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Next generation of rapid-acting antidepressants: Can ketamine help prevent suicide?

Next generation of rapid-acting antidepressants: Can ketamine help prevent suicide? As a scientist with an interest in mental health and in particular depression, I became familiar with the devastating symptoms that people experience when they become clinically depressed and I also became aware that for nearly a third of those people, current treatments are not effective. I am a Senior Research Associate at the Institute of Psychiatry, Psychology & Neuroscience (IoPPN) and working on a project funded by the NIHR Maudsley BRC to investigate the use of ketamine as a medication for depression. In this blog, I talk about my research into depression and the immune system and what we currently know about ketamine as an anti-inflammatory antidepressant in psychiatric emergencies. I study the connection between the brain and the immune system — immunopsychiatry — and there is growing evidence that changes in a number of biological processes within the body can directly contribute to depression. The hope is that these connections between physical and mental health can help develop treatments for those people with depression who are not helped by current treatments. For some people, their depression can become so severe that they experience suicidal thoughts, which can then lead to suicide. If these thoughts are detected early, then it may be possible to put in place protective measures or treatments to lessen the risk of suicide. My hope is that a new approach using ketamine, that works on the biological systems involved in depression and inflammation, could become a new way to prevent suicide. But we need research to help us find out…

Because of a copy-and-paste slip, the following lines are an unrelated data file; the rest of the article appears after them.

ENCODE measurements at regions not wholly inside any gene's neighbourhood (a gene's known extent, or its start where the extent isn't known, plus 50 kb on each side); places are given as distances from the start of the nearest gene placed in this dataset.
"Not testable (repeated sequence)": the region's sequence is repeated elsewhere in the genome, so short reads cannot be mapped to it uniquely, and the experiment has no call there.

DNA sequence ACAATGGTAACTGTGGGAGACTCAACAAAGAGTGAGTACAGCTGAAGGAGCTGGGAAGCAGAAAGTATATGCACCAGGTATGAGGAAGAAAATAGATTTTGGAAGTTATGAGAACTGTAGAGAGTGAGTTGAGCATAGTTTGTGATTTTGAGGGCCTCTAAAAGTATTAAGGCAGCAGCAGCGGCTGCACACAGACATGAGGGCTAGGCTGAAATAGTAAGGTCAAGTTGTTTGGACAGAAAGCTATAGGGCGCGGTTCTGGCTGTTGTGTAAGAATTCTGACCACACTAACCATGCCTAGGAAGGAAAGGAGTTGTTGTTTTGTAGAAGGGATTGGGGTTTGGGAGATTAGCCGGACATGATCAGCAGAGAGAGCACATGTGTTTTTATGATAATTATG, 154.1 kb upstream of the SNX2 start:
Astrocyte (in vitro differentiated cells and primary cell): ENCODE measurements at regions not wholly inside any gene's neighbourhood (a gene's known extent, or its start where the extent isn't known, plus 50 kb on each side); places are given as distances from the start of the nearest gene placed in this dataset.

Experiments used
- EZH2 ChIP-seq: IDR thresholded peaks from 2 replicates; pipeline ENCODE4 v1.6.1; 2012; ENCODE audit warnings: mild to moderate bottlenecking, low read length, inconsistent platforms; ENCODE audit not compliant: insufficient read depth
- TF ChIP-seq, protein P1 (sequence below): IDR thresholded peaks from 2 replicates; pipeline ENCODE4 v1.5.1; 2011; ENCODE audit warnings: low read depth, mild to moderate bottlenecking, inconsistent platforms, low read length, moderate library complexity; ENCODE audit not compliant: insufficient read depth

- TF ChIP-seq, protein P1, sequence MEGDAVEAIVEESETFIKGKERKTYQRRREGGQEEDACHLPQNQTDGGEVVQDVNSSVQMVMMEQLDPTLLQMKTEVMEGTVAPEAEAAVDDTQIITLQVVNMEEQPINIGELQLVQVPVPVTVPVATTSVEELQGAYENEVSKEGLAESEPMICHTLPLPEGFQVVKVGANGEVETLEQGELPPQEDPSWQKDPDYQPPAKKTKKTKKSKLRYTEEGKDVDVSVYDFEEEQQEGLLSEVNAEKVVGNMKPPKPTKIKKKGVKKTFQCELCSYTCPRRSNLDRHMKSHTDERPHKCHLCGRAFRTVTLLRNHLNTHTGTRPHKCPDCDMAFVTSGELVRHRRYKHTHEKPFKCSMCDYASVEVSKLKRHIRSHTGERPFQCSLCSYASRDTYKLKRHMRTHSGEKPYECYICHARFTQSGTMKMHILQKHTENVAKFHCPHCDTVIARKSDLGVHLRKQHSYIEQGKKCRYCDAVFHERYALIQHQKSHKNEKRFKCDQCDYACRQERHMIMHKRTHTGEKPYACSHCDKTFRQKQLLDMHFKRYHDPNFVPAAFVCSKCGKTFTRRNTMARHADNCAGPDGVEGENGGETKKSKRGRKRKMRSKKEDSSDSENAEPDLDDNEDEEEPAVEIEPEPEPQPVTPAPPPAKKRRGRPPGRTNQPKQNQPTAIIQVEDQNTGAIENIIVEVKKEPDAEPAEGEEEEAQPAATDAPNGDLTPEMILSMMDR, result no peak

Image by Adewale Ademuyiwa


In the early stages of my career, I focussed on the link between heart disease and depression, where I found that patients with heart disease produce an excessive amount of chemicals called ‘inflammatory markers’, which are released by our immune cells. The amount is even higher in those patients who also have depression, or in patients that will develop depression over the subsequent three years.

The body usually has systems in place to regulate this overactive immune response, through the anti-inflammatory, glucocorticoid hormones. However sometimes, when there is too much inflammation, this can disrupt the very processes that carry out this type of regulation, and it can become very difficult for the inflammatory levels to return to normal.

This lack of regulation can lead to excessive levels of inflammatory markers in the body for a long period of time. Heart disease is known to be an inflammatory condition and long-term inflammation in the body can potentially affect our brain and its structure and function. This is known as ‘neuroinflammation’, which has been linked with depression.

Photo by Senia Hardwick